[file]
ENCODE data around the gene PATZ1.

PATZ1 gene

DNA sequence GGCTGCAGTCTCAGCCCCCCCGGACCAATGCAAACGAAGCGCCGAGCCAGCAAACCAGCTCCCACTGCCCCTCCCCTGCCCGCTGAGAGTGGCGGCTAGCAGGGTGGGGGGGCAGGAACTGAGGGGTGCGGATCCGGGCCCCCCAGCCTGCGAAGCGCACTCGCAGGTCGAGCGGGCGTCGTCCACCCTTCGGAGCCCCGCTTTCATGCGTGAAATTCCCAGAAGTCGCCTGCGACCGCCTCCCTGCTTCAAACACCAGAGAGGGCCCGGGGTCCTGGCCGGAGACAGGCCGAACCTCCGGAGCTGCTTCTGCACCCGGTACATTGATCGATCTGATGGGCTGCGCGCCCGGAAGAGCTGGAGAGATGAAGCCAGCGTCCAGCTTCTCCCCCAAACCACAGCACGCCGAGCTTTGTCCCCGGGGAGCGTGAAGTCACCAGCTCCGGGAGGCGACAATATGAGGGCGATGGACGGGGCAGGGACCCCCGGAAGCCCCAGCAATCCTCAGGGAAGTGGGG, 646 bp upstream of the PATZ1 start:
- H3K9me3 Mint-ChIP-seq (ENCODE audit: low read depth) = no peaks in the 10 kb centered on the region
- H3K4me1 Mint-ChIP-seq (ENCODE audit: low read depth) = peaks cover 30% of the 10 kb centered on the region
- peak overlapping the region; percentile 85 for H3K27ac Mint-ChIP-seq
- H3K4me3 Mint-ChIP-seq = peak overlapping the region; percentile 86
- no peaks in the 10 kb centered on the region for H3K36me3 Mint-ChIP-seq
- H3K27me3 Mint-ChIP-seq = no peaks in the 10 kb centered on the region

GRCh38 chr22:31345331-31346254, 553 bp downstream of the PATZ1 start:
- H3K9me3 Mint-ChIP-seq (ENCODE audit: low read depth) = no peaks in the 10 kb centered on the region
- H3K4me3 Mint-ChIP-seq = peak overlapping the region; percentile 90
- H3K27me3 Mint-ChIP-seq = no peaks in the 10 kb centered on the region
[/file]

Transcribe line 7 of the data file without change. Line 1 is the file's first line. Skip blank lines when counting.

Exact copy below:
- H3K4me3 Mint-ChIP-seq = peak overlapping the region; percentile 86